**a) Empirical methods –** Methods are based on physical properties and strength parameters of soil subgrade. Ex is **bG.I/CBR/Stabilometer/Mc-Leod Methods****b) Semi-Empirical –** Methods are based on stress-strain function. Ex Triaxial Method**c) Theoretical Method-** Based on mathematical computation. Ex Burmister Method which is based on Elastic theory

Table of Contents

**G.I. Method**

- Computation is explained in Highway material
- To design the pavement thickness first G.I value of soil is found. Then anticipated traffic is estimated and designated as light, medium, or heavy
- G.I value is related to thickness by design charts
- Limitation- Method does not consider the quality of material used for pavement as thickness suggested same for poor or good quality material

The group-index method was devised by the U.S. highway Engineers (Highway analysis Board) in 1945. The group-index of a soil, an arbitrary index allotted to completely different soil varieties based on the percent fines, liquid limit and physical property index, is defined by the subsequent equation –

GI = 0.2 a + 0.005 ac + 0.01 bd

The higher the group index, the weaker is that the subgrade soil. the planning curves are given in Fig

## CBR Method

The California bearing ratio (CBR) value of the subgrade soil was the basis for the method of design of flexible pavements, developed originally by the California State Highway Department, and adopted by The Road Research Laboratory, London, for developing their own design procedure and design charts.

- Computation is explained in Highway material
- This method is based on the strength parameter of subgrade soil and subsequent pavement material
- From the charts prepared by the California state highway department and IRC, the Total thickness of pavement needed to cover the subgrade of the known CBR value is obtained knowing the value of Design wheel load for CSHD and Traffic Volume for the IRC approach
- By the U.S. Corps of Engineers thickness of pavement for different layers can also be computed using:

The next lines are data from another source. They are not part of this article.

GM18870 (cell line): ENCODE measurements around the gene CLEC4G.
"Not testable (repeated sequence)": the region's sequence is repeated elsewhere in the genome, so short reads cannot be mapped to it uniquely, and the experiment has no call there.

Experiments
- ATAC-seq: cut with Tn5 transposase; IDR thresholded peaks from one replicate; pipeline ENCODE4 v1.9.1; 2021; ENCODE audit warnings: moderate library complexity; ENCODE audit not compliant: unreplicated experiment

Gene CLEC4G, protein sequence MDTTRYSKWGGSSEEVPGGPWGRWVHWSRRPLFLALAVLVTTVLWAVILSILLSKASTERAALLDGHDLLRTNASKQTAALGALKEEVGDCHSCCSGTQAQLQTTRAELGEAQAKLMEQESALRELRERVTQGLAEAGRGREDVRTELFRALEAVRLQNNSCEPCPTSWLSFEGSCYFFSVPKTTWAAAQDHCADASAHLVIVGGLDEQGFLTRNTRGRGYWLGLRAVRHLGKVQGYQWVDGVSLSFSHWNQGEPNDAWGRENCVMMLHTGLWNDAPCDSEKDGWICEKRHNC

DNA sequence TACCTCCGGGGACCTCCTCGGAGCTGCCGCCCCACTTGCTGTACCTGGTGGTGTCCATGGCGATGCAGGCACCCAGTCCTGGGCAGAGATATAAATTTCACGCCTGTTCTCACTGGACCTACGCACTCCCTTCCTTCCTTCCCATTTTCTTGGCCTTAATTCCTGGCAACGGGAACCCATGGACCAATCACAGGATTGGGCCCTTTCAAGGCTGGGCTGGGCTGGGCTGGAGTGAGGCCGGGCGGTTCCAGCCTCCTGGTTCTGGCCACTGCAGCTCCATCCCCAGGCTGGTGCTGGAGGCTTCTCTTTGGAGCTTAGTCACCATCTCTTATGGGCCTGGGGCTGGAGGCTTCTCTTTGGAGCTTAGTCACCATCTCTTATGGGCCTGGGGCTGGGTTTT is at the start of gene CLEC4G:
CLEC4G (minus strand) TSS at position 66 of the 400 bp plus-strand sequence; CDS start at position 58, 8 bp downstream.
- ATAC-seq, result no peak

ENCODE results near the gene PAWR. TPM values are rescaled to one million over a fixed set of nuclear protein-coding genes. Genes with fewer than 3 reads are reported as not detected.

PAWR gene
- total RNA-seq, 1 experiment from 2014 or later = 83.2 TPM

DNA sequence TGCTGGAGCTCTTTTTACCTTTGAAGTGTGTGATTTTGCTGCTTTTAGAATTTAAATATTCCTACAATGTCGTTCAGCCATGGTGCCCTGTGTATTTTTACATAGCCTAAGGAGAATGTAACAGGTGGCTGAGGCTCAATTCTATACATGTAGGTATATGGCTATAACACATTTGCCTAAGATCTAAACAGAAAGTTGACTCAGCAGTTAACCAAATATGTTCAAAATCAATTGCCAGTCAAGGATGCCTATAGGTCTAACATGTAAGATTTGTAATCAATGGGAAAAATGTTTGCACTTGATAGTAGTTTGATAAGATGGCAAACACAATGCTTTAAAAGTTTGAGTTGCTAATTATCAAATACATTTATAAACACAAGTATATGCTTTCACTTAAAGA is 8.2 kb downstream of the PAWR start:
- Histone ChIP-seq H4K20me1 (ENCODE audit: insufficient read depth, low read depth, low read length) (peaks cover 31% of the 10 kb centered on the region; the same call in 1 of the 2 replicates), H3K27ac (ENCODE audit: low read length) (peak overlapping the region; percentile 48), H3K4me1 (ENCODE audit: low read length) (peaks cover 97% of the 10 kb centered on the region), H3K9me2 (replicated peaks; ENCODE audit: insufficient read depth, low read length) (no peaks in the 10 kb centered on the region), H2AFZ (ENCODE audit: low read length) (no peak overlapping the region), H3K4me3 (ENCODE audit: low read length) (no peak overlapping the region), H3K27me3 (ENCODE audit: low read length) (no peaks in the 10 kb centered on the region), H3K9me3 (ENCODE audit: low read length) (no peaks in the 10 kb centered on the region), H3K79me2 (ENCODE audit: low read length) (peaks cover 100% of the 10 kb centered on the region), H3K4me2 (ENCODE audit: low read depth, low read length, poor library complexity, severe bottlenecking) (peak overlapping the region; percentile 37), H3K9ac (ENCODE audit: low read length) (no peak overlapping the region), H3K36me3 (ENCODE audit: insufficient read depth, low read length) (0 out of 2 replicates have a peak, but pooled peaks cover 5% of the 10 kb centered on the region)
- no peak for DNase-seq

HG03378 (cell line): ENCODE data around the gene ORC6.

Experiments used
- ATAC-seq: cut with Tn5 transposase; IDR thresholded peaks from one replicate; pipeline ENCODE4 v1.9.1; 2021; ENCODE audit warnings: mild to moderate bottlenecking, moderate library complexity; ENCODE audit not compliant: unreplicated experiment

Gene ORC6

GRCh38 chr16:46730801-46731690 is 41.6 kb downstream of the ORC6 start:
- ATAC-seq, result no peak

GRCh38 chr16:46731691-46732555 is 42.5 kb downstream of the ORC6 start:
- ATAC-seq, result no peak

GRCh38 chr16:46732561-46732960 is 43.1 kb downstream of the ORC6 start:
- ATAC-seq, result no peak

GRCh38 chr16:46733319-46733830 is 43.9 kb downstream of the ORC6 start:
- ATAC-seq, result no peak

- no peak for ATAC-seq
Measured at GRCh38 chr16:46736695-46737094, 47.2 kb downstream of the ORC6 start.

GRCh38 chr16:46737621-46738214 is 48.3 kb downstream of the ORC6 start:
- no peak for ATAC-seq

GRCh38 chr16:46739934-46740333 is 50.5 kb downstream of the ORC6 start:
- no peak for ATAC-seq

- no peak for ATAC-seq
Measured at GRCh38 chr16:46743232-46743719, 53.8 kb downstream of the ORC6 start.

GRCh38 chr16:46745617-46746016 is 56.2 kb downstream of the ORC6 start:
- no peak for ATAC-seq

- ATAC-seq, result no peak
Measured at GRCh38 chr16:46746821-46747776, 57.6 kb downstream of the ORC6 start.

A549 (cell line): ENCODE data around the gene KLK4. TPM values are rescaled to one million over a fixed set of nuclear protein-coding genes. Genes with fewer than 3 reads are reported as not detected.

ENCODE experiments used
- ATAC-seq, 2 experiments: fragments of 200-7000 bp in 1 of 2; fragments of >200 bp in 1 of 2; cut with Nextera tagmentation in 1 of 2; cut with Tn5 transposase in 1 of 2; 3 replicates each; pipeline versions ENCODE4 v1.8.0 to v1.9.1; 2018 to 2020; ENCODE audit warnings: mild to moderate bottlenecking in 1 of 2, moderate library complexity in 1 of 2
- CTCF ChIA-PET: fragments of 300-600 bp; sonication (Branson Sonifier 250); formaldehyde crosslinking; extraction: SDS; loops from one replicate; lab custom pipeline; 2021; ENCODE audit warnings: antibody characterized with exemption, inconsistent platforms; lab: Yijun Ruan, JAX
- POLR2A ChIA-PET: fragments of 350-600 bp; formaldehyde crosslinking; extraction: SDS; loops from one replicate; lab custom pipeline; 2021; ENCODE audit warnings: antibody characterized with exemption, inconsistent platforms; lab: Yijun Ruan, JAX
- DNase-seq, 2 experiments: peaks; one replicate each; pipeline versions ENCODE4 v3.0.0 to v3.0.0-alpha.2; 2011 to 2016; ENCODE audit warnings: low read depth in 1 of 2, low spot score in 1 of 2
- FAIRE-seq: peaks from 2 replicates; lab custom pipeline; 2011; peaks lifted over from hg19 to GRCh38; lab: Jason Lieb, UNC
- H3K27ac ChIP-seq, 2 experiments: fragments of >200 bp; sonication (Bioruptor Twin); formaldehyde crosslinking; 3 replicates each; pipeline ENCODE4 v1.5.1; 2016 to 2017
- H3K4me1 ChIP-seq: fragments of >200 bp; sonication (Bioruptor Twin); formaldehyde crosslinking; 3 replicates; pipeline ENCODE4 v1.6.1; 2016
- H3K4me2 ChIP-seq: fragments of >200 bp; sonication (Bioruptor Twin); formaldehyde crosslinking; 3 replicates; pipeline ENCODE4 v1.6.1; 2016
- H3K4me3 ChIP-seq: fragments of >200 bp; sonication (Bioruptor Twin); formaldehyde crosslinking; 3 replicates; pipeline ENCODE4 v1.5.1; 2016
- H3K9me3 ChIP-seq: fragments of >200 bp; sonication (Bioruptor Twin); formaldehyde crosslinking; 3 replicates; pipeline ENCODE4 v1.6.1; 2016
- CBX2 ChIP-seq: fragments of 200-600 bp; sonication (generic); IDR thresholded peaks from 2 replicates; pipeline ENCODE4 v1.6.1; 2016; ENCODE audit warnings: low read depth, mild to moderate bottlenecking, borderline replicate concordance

Where

t is pavement thickness in cm,

P wheel load in kg,

CBR is in percent,

p is tyre pressure in kg/cm2,

A is the area of contact in cm2

## California Resistance value method

- Total thickness is computed using:
- Where K is numerical constant=0.166, R Stabilometer value and C is Cohesinometer value

- The individual thickness of each layer can be calculated from an equivalency relationship using

## TRIAXIAL Method

- Pavement thickness Ts consisting of a material with modulus E is given as
- Where P is wheel load in kg, a is the radius of contact area(cm), X is Traffic Coefficient, Y is Rainfall coefficient, is design deflection (0.25 cm), E is the modulus of elasticity in Kg/cm2
- If pavement and subgrade are considered as a two-layer system a stiffness factor has to be introduced
- Pavement thickness is modified using
- Hence modified Thickness would be
- Relation between pavement layer of thickness t1 and t2 of elastic modulus of E1 and E2 is given by

## Mc Leod Method

Emperical design equation

**Where **

K is base course constant,

T is required thickness,

P is gross wheel load (Kg),

## Burmester’s (Layered equation) Method-

- Boussinesq’s equation is a special case of Burmister’s layered system, which take the homogenous modulus of elasticity for all the layers,
- Burmester’s takes
- Where Ep is pavement elastic modulus
- Es is a subgrade elastic modulus, because of it vertical stress on subgrade reduces from 70 to 30 %
**Assumptions**

The surface layer is infinite in the horizontal direction and finite in vertical direction whereas 2 bottom layers considered infinite in both the direction- Deflection factor is introduced as F which depends upon Es/Ep and h/a ratio, h iss the thickness of reinforcing layer and a is the radius of contact area
- Where deflection is denoted as
- for Flexible pavement
- for Rigid pavement

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